JAFFREY—Modern generations may know him as the voice of the meanest Grinch to ever steal Christmas, but Boris Karloff’s first identity is as the father of horror.
“Boris Karloff: The Man Behind the Monster” is the featured film during Halloweek at the Park Theatre, a series of scary flicks—some classic, some modern—concluding on Halloween this Sunday.
Halloweek will also feature a virtual costume contest; three finalists in three categories will be selected by a panel and they will be asked to come in costume to the theatre on Halloween for the audience to vote. Winners will receive gift certificates to local restaurants.
“We wanted to jump in (to more in-person screenings) and Halloween is a great movie time,” said Steve Jackson, CEO and managing director of the Park Theatre. “We can show a wide, diverse offering of films.”
“The Man Behind the Monster,” which will have three screenings at 7:30 p.m. Friday, October 29, Saturday, October 30, and Sunday, October 31, is a 2021 documentary about the life and career of the English actor Karloff (1887-1969) directed by Thomas Hamilton, who also serves as a co-writer and co-executive producer with Ron MacCloskey. The film was released September 17 to coincide with the 90th anniversary of the release of the 1931 film, “Frankenstein,” in which Karloff portrayed Frankenstein’s monster.
The film highlights his most significant roles, including Frankenstein’s monster, The Mummy, and, of course, the voice of the Grinch.
“Young people may not know the names of his black-and-white Universal films,” said Jackson. “But he gains a new audience with every generation. He was in some of the all-time best. He’s a legend.”
Jackson’s on-camera interview with co-writer/co-executive producer, Thomas Hamilton, about the film, will soon be posted on the Park Theatre’s Facebook and YouTube accounts.
He had his own experience with Karloff while growing up in Manhattan: his school was a few blocks from Karloff’s apartment adjacent to the Metropolitan Museum of Art.
“I’d heard from friends he lived on that same block,” said Jackson. “Lo and behold, one day after school I was walking around the Upper East Side with my bookbag and there he was, walking with his beautiful walking stick. He had the most distinctive face. I saw him go into a building that had a door man.”
Jackson was a fan of Karloff’s long before, having gone to see his films (“Frankenstein” was his favorite) in the city.
The film touches on Karloff’s onscreen persona but also his off-screen life, in which he was known for being professional, kind and having a self-deprecating sense of humor. His public face was defined by his devotion to the Screen Actors Guild (now SAG-AFTRA), both in recruiting members and in his determination to stand up for actors in less fortunate positions than himself at a time when his fame was still in its early days and when mere association with a Union could lead to dismissal by the studio.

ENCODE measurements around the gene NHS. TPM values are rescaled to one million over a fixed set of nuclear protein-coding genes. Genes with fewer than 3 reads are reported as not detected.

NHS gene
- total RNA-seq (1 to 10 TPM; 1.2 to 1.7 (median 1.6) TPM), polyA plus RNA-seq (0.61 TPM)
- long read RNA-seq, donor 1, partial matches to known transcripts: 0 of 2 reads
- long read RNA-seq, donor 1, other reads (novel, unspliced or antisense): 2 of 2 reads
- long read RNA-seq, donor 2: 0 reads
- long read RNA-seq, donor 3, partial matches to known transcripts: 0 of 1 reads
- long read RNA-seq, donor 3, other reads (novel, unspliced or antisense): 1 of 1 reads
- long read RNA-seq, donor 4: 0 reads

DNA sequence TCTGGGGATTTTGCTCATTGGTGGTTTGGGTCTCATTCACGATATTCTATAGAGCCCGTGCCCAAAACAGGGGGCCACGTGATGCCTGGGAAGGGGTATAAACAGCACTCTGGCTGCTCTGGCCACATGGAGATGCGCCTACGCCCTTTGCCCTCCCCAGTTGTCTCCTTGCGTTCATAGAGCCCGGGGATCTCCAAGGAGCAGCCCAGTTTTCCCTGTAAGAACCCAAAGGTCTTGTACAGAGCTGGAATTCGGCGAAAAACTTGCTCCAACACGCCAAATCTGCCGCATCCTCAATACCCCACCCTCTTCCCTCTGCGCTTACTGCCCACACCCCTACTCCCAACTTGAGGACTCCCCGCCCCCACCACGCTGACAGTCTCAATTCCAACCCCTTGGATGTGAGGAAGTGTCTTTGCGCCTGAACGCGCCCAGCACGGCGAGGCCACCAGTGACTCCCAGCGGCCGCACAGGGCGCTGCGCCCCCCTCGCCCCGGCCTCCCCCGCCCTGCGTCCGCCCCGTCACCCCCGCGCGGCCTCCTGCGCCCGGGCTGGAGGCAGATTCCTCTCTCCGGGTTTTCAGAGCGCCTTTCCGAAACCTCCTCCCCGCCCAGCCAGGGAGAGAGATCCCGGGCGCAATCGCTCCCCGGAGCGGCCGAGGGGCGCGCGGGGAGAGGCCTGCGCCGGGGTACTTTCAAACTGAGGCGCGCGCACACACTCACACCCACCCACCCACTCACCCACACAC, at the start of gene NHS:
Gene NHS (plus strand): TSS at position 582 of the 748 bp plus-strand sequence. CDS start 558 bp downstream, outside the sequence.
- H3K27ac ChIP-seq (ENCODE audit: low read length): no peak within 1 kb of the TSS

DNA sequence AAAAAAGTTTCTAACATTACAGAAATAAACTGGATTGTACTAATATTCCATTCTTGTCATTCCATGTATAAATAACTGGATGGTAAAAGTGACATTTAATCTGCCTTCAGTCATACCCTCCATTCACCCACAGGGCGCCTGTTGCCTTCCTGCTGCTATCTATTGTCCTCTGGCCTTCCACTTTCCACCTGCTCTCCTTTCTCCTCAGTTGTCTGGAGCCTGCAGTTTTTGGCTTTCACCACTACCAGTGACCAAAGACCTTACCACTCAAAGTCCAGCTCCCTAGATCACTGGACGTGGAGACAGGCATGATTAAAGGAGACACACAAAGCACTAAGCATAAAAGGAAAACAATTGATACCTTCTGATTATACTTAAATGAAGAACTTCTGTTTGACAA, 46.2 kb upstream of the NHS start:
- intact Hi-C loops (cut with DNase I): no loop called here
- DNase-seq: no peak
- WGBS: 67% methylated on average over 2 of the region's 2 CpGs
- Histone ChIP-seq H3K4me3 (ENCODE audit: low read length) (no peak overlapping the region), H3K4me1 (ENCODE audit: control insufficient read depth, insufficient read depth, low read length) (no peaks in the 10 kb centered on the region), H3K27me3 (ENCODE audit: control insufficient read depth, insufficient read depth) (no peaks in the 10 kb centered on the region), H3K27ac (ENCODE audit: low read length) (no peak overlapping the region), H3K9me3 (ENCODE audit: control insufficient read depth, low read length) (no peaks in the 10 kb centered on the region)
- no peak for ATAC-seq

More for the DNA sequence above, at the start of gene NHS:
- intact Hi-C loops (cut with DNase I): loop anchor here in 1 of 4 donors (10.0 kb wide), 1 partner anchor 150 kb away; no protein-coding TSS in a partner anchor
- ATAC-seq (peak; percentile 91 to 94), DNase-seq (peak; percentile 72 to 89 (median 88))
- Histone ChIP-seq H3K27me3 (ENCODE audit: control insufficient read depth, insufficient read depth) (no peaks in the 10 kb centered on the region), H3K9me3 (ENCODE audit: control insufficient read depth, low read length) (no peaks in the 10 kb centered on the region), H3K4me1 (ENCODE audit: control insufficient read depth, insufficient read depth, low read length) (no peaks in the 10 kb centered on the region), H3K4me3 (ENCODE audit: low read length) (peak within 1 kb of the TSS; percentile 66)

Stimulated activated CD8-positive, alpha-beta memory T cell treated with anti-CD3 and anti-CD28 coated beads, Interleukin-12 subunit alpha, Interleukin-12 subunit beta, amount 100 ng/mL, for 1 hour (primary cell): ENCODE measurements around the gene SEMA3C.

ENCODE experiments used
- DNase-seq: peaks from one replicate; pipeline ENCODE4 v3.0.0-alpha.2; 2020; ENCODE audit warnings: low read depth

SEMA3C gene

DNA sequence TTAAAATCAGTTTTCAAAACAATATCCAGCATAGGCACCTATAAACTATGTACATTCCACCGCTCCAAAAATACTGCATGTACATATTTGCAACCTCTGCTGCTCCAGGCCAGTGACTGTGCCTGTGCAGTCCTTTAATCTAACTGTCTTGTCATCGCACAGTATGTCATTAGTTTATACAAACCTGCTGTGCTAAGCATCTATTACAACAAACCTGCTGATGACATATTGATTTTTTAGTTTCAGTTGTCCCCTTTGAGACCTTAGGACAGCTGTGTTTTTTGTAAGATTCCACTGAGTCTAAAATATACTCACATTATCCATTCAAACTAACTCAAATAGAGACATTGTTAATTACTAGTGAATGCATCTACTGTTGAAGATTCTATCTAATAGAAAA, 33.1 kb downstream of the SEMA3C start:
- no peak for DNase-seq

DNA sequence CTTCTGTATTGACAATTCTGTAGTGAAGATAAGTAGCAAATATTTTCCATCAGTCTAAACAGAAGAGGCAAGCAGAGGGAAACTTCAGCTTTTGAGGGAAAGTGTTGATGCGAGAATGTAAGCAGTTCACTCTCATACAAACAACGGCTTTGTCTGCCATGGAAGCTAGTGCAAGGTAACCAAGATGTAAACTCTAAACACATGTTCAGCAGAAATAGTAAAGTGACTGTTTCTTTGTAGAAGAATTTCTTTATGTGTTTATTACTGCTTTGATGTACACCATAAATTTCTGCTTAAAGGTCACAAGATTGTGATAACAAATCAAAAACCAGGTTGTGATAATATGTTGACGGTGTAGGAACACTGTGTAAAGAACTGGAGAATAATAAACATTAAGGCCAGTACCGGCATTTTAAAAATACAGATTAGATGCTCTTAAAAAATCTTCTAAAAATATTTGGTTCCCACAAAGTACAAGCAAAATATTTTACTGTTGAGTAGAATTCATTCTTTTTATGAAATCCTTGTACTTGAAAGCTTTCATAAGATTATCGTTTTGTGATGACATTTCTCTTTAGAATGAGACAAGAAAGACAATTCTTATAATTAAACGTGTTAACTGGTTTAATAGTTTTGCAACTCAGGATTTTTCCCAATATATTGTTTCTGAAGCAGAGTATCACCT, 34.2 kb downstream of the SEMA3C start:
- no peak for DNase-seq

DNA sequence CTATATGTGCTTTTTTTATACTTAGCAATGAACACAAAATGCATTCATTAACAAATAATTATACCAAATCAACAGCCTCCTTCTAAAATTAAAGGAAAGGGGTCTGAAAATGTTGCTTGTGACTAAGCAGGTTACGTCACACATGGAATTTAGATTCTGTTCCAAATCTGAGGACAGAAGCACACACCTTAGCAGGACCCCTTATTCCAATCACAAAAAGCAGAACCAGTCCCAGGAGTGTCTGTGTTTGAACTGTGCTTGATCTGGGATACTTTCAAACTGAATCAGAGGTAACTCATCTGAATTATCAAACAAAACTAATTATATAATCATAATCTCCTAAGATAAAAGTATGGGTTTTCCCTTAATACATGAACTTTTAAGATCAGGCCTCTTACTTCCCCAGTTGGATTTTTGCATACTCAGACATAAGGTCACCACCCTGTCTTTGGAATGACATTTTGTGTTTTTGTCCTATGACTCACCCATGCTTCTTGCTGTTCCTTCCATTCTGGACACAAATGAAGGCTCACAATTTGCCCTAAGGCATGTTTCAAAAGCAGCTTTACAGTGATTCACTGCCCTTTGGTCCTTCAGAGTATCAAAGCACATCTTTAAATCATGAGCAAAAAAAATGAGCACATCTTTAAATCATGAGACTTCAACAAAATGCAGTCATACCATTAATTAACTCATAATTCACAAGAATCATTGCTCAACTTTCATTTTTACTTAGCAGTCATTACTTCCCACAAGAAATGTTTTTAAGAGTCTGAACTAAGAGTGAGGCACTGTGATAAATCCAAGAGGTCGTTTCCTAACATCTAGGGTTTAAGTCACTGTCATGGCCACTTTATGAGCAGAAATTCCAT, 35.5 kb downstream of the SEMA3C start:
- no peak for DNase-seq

Karloff worked his entire life. When horror went out of fashion after World War II, he reinvented himself on Broadway and radio. In the late 1950s, he enjoyed a huge resurgence in popularity, hosting his own television series, “Thriller,” and winning new fans in such films as “The Raven” (with Vincent Price and Peter Lorre), and of course, Dr. Seuss’s “How the Grinch Stole Christmas.”
“He was known for the makeup applied to his face but in a lot of important films he made, it was Karloff behind no mask—it was not monster makeup,” said Jackson. “Some did it for high camp like Vincent Price and Bela Lugosi, but Karloff would get inside the soul of the character and you believed it. Even if he was a secondary character, he had such a presence that really came through. His approach was so distinctive. You would never, ever forget this guy.”
Executive producer and co-writer Ron MacCloskey travelled internationally to conduct research for the documentary for over a period of 23 years. Since 2018, the production team has filmed 50 interviews in Toronto, New York, Los Angeles, and London.
On the list of interviewees are Guillermo Del Toro, John Landis, daughter Sara Karloff, Peter Bogdanovich and actor Christopher Plummer, some of whom never discussed their time with Karloff.
“All these people interviewed Karloff and it touched them directly or indirectly in how they conceive the work they’ve done,” said Jackson. “The influence this man has had on filmmakers especially is profound. All films owe something back to Karloff.”
Also showing during Halloweek (closing Halloween evening) include movies from the “Halloween” franchise, the new animated film, “Addams Family 2,” and the 1981 horror thriller, “Possession,” starring Sam Neill.
For a full schedule of film showings and more information, visit www.theparktheatre.org.